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π = C/d

x2 + y2 = r2

Geometry Thinking

A Two Component View of How Geometric Thinking Works

Component #1:  Abstract vs. Concrete Thinking. Sometimes students (and their teachers) have difficult transitions from Algebra 1 to Geometry.

The difficulty begins with how we start problem solving in each type of math. Algebra usually begins in the imagination with variables and formulas (the abstract); Geometry begins with what we can see and touch (the concrete).

Now this doesn’t seem like much difference, but it is a big one. Algebra begins with the abstract, like formulas and variables, where you constantly draw upon your imagination to remember that letters represent numbers. Geometry deals with the concrete visual pictures of points, lines, planes, angles, polygons and circles, before any formula is put on paper. And although geometry formulas are algebraic, thought begins with a picture of the figure before we begin to reach for any formulas.

Early grade school began with visual pictures of numbers. We learned about the number 3 by seeing pictures of 3 sticks, 3 cats, 3 dogs, etc. We even learned arithmetic through pictures; we might have learned 3+4=7 by seeing a picture of 3 apples and another 4 apples grouped to make 7 apples.

Soon, our numbers got bigger; we worked with numbers in the hundreds, thousands and millions. Because these numbers are too big to draw and count up, pictures get abandoned for algorithms. Algorithms are those steps we use from memory to: add and multiply large numbers by carrying digits, or learn subtraction and division through borrowing digits.

Because our late grade school and junior high years are heavily weighted developing arithmetic, pre-algebra and algebra thinking, we can get into a 6+ year rut of one way of thinking - that is remember/imagine a formula or algorithm which matches the problem, and move on to ‘solve’ it.

In geometry thinking, we go BACK to the way we approached math in early grade school - we go back to looking at pictures first. In geometry as a high school teen, we are drawing on brain cells and thinking patterns which haven’t been used in years, unless we are big into art, design, building or tinkering.

So, to be successful in geometry, we have to break an old habit of how we approach math -  that old habit of beginning with imagination and equations, and going straight to the answer, rarely drawing a picture.

Our new habit for successful geometry requires us to begin with a right understanding of a what we SEE, BEFORE we ever bring any algebra into it.

Component #2:  Logic and Reasoning. In addition to the visual aspects, there’s a logic component to geometry which is a challenge whether a person is a concrete/visual learner or abstract learner.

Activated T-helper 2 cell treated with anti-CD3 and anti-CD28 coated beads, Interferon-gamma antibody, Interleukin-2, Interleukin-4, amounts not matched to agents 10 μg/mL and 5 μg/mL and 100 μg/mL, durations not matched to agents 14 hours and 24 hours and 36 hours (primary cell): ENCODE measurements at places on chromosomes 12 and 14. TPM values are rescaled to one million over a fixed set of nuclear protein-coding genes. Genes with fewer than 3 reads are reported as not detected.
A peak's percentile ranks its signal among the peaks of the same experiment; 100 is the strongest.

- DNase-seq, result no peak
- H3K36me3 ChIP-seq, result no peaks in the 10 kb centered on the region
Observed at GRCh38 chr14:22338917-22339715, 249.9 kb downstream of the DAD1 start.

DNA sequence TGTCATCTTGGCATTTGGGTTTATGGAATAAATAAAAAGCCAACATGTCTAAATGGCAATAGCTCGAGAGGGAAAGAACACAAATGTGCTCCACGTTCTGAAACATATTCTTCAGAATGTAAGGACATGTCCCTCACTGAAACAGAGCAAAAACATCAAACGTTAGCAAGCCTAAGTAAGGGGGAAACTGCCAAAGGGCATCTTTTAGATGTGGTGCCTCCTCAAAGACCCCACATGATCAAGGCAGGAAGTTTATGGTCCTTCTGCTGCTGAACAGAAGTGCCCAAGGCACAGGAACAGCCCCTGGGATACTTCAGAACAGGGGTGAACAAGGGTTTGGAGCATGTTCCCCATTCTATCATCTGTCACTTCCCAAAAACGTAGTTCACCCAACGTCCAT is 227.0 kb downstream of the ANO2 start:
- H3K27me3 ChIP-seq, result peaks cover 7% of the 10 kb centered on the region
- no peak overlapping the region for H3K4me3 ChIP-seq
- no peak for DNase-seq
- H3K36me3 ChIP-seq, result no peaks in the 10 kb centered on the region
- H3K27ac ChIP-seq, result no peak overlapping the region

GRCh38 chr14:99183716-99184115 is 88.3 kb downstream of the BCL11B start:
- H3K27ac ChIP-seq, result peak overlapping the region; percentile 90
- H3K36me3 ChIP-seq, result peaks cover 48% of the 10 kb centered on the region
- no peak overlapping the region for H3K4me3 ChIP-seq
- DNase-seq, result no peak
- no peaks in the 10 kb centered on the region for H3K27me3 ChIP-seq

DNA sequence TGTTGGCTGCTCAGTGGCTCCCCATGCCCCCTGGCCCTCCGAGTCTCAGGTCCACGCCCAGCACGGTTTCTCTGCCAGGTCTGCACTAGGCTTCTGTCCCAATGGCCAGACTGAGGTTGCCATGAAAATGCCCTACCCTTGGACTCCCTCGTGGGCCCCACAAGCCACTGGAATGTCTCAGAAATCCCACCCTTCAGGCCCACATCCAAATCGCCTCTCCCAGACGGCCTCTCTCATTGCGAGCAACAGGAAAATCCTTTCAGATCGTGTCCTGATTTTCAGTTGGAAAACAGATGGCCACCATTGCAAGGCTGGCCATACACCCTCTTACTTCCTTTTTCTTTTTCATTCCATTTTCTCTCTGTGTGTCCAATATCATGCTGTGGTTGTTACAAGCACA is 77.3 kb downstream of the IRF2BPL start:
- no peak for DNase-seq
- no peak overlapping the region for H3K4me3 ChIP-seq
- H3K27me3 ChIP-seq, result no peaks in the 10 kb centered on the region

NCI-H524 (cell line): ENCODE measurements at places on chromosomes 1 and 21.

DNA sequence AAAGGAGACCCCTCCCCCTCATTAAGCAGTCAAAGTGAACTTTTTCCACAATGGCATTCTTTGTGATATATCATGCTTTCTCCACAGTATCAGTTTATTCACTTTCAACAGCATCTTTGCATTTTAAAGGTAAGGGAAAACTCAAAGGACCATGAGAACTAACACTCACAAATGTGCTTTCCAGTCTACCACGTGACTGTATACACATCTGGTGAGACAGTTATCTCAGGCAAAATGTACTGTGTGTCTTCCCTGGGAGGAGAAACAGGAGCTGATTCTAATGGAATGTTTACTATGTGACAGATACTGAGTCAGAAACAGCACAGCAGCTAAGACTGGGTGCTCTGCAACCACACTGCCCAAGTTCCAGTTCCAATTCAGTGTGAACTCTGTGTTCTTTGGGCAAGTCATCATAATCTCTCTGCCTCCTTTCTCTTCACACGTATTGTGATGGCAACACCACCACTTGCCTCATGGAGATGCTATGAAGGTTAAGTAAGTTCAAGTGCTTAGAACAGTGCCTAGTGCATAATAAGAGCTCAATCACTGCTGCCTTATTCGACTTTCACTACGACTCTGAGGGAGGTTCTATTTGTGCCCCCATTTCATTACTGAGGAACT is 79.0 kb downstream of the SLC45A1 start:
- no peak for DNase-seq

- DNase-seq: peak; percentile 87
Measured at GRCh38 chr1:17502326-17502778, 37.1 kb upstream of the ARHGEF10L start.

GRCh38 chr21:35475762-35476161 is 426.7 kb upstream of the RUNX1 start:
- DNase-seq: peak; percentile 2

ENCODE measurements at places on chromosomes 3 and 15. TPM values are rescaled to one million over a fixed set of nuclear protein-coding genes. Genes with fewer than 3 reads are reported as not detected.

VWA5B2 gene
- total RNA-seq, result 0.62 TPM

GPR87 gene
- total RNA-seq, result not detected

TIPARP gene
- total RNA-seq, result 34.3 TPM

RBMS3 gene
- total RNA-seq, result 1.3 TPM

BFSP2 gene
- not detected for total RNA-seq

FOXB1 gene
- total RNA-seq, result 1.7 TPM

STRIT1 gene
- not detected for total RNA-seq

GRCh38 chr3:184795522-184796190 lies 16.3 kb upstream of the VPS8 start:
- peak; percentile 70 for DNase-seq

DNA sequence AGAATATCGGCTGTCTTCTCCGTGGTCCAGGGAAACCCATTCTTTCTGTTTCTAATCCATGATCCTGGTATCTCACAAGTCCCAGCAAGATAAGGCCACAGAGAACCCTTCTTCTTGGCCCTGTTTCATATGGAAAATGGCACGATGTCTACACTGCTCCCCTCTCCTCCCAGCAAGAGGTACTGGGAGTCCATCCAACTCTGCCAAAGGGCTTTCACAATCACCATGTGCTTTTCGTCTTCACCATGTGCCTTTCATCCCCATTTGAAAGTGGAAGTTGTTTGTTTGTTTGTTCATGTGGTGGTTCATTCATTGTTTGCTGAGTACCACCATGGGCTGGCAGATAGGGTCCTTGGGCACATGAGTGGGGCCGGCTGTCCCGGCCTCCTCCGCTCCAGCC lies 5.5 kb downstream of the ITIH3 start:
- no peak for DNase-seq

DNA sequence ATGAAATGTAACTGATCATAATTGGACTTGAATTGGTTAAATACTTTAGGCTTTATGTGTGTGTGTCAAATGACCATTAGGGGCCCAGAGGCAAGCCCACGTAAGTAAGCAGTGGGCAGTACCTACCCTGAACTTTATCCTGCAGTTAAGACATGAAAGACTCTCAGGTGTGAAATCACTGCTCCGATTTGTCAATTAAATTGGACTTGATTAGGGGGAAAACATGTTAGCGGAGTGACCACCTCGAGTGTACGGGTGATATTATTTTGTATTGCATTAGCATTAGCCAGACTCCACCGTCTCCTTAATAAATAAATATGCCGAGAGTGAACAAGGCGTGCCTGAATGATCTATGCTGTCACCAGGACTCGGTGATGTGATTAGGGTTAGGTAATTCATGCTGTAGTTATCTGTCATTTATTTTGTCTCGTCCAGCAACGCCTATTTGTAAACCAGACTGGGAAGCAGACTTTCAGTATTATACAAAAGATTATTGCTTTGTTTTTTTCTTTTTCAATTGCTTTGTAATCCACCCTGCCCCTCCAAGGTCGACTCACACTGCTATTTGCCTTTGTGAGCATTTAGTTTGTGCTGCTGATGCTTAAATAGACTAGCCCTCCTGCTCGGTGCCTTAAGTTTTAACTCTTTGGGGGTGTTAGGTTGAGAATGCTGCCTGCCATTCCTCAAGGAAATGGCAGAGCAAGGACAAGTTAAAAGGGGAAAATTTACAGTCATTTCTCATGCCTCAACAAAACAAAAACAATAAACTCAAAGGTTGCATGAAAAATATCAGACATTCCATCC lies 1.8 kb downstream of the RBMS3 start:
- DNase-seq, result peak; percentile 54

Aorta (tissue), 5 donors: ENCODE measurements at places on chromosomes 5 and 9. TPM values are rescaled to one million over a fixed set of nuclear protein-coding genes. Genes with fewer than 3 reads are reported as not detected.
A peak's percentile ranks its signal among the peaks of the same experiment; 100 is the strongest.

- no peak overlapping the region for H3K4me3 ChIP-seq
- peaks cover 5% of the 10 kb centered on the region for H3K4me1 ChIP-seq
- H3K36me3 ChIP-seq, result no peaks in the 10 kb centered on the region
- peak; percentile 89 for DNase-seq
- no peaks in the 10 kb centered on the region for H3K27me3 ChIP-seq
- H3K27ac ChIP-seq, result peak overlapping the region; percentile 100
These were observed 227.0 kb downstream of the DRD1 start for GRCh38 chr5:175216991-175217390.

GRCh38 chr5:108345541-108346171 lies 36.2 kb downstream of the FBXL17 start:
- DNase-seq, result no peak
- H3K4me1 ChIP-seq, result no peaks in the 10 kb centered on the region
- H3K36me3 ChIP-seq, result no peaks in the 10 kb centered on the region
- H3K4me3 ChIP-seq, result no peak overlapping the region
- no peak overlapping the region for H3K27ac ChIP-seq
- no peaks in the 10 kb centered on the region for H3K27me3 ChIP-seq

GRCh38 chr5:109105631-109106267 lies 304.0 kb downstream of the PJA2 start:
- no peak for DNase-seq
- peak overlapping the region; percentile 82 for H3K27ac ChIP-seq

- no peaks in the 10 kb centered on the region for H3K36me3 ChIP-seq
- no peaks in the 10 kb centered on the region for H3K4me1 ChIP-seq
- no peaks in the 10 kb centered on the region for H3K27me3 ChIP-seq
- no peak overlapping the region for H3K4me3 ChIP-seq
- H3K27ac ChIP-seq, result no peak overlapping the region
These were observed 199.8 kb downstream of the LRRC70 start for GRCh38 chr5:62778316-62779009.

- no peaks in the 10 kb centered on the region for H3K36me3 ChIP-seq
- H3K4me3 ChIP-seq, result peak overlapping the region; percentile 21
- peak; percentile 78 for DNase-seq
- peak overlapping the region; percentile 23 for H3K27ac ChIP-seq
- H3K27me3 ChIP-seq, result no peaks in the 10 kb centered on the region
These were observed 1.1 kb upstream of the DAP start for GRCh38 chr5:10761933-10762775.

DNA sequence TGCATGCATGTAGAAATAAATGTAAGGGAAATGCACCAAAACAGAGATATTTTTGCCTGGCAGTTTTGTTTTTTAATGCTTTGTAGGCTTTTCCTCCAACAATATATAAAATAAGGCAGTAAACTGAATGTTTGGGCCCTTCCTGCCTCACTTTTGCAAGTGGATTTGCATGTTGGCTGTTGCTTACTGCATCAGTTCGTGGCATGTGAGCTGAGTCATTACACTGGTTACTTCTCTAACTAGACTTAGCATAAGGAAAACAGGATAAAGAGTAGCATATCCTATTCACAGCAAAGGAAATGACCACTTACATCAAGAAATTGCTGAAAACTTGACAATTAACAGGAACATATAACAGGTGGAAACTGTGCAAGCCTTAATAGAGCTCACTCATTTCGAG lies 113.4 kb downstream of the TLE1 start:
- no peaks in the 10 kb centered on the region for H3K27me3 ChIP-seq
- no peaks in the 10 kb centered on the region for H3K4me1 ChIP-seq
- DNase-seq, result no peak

There are 3 undefinded terms, a host of definitions, and a handful of laws which belong to the world of geometry. How we combine them creates the rules or postulates allowing us to use geometry; this combination process is the logic and reasoning component to geometry.

The legal and medical professions constantly draw upon the logic and reasoning processes of geometry. Research and analysis in science and engineering are also dependent upon these same processes developed within geometry. And how much improvement could business, government and personnel management be improved through applying logic?

The flowchart  below shows typical ups and downs associated with the logic and reasoning found within geometry. You can actually see the complexity of thought which resides in geometry. You don’t just think ‘forwards’ like in algebra; you have to think ‘forwards’ and ‘backwards’ until you get to your solution. This is why just being a visual learner is not enough to be good at geometry; it requires learning to think clearly and logically with purpose.

The consequences of not learning geometric processes may lock up a student’s math effectiveness for a long time. Even if we’re good at math, all of our math knowledge won’t do us much good if we look at something and can’t relate it to any of the arithmetic, algebra, geometry, or calculus we may know.

A Flowchart of Geometry Thinking

Undefined Terms

Definitions

Figures

Laws

Logic and Reasoning

Formulas

Applications

Proofs

Inductive Reasoning

Deductive Reasoning

x = 13

y = 2x2 - 31

y = ?

“Just when I was getting good at math, you changed it!

Undefined Terms

Definitions

Figures

Laws

Logic and Reasoning

Formulas

Applications

Proofs

Inductive Reasoning

Deductive Reasoning